The Meizu PRO 5 Reviewby Matt Humrick on June 24, 2016 8:00 AM EST
Meizu’s PRO 5 uses a Mali-T760MP8 GPU with a maximum frequency of 772MHz for ALU-heavy workloads. Based on ARM’s Midgard architecture, the Mali-T760 is capable of outperforming Qualcomm’s previous generation Adreno 400 series GPUs at vertex processing, but falls behind in pixel processing.
To better understand how the PRO 5 performs across a wide variety of games, we will start by looking at the OpenGL ES 2.0-based T-Rex game simulation. Because of its 1080p display, it has fewer pixels to process than the 1440p Galaxy S6, leading to better onscreen performance. Peak offscreen performance is also good, comparable to the Nexus 6P and its Adreno 430 GPU.
The GFXBench 4.0 Car Chase game simulation, which uses OpenGL ES 3.1 plus Android Extension Pack (AEP) features, is part of our normal test suite; however, the PRO 5 does not support hardware tessellation and is not able to run this test, so instead we’ll fall back to using GFXBench Manhattan 3.1, which still uses OpenGL ES 3.1 but does not use any AEP features.
Starting off, the PRO 5’s results are the same for both the Performance and Balance power modes. While the different modes will have some effect on performance for games that are more CPU bound, this test is entirely GPU limited, and because the PRO 5’s power modes do not affect GPU frequency, they have no impact in this test.
In the offscreen test, the PRO 5 is about 38% faster than the Moto X Pure Edition (Adreno 418) and the Mate 8, which uses the newer Mali-T880 GPU. While the Mali-T880 includes three ALU units per core versus two ALUs per core for the Mali-T760, the Mate 8 uses only four cores where the PRO 5 uses eight. After accounting for the difference in GPU clock frequency, this gives the PRO 5 124 GFLOPS of FP32 throughput versus 108 GFLOPS for the Mate 8. And because the PRO 5 has twice as many cores as the Mate 8, it can process twice as many texels/pixels per cycle too. This also applies to Huawei’s P9, whose Kirin 955 SoC uses the same Mali-T880MP4 GPU.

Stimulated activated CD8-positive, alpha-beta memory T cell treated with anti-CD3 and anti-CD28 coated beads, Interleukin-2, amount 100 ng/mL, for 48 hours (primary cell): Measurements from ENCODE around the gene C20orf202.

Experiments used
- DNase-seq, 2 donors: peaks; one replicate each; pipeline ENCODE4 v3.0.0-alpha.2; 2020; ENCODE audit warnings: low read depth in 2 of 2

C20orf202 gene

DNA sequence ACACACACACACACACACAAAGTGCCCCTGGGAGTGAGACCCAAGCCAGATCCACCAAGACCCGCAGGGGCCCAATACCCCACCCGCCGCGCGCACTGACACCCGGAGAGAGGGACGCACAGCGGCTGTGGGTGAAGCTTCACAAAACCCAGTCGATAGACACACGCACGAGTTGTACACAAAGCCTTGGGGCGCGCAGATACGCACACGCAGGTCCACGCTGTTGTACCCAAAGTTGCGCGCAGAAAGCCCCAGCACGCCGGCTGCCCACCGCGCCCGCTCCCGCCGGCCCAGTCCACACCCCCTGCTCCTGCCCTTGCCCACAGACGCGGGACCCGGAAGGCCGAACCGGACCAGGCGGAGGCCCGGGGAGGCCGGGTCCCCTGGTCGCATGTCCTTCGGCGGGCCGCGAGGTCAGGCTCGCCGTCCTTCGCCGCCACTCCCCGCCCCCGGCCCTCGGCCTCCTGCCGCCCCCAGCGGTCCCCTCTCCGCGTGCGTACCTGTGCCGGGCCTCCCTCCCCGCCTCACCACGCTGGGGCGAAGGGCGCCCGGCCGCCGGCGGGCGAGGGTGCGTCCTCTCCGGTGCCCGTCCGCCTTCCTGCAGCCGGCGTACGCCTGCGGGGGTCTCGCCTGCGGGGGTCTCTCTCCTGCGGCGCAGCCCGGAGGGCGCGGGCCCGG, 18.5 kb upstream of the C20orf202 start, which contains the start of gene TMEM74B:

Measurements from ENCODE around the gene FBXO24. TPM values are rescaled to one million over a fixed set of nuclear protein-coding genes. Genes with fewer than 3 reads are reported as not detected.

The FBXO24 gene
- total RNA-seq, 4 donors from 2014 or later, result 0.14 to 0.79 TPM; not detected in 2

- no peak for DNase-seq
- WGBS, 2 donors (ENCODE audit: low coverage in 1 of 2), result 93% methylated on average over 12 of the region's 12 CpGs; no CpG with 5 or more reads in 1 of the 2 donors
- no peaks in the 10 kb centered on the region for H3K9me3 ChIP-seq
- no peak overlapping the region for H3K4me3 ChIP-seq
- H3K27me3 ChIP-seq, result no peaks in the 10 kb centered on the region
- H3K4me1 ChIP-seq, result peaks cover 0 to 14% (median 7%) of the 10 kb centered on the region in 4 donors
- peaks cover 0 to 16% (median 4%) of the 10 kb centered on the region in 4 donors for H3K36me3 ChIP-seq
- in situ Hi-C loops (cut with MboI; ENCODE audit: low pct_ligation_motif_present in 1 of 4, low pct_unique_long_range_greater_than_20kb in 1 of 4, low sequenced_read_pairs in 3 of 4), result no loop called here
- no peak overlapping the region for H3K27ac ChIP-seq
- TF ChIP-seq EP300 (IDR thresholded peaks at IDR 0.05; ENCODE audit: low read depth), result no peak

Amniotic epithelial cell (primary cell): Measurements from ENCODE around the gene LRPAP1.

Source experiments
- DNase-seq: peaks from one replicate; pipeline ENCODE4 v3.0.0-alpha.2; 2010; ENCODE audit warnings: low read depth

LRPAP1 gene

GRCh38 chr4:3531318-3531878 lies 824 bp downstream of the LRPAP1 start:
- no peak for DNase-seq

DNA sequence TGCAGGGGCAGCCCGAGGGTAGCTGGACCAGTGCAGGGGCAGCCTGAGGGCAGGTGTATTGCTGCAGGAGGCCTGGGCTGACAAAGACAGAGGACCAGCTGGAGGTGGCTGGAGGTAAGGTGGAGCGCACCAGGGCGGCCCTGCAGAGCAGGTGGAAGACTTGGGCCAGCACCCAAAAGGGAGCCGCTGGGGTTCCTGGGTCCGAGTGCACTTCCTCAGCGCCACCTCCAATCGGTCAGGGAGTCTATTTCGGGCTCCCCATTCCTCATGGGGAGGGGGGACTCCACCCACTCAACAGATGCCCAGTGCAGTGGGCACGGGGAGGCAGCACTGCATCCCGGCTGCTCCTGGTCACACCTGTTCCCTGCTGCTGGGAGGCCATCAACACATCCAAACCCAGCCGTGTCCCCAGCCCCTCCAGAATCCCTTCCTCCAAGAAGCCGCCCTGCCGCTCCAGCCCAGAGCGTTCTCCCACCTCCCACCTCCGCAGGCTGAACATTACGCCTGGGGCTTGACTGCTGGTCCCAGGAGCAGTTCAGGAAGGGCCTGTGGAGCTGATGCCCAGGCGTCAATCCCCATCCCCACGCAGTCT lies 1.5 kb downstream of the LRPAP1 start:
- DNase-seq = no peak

In the older GFXBench T-Rex test, the PRO 5’s performance was similar to the OnePlus 2 and Nexus 6P, which both use Qualcomm’s previous generation Adreno 430 GPU. This test, however, includes many more pixel effects, which take advantage of Adreno’s superior ALU performance, giving the Nexus 6P a 32% advantage over the PRO 5. While not shown in the charts above, phones such as the LG G5, which use the latest Snapdragon 820 SoC and its Adreno 530 GPU, are about twice as fast as the PRO 5 in this test.
3DMark Sling Shot Extreme is another OpenGL ES 3.1 game simulation test that renders offscreen at a higher 1440p resolution than our other tests (the Physics test renders at 720p) and includes both GPU and CPU elements. Zeroing in on the graphics score, we see the PRO 5 outperform the phones using Adreno 418 and Mali-T880MP4 GPUs once again. The Nexus 6P and its Adreno 430 is 86% faster, however. The Xiaomi Mi5 (Adreno 530) and Galaxy S7 (Mali-T880MP12) perform about the same in this test with peak performance 2.66x higher than the PRO 5.
The Physics test measures CPU and memory performance by running an open source physics simulator. The PRO 5 and its Exynos 7420 SoC perform quite well, outperforming the newer Exynos 8890 and Snapdragon 820 SoCs in the Galaxy S7 and Xiaomi Mi5, respectively. Only the Mate 8’s Kirin 950 performs better. Because this is primarily a CPU test, we see a significant difference in performance between the PRO 5’s Performance and Balance modes, with the former showing a 57% advantage.
The previous performance trends hold true in Basemark ES 3.1. The Galaxy S7 at the top of the offscreen chart uses a Mali-T880MP12 GPU running at up to 650MHz. This gives it a peak, theoretical FP32 throughput of 234 GFLOPS, more than twice the Mate 8’s 108 GFLOPS and about 1.9x the PRO 5’s 124 GFLOPS, which is very close to the overall performance difference between the PRO 5 and Galaxy S7 (Exynos 8890).
The Meizu PRO 5 is certainly capable of playing modern games as long as they do not require hardware tessellation—its graphics driver currently does not support this feature. It cannot match the peak performance of the latest SoCs, but that level of performance is still overkill for the majority of games currently available. Its 1080p display, which is a negative mark overall, at least helps improve onscreen graphics performance.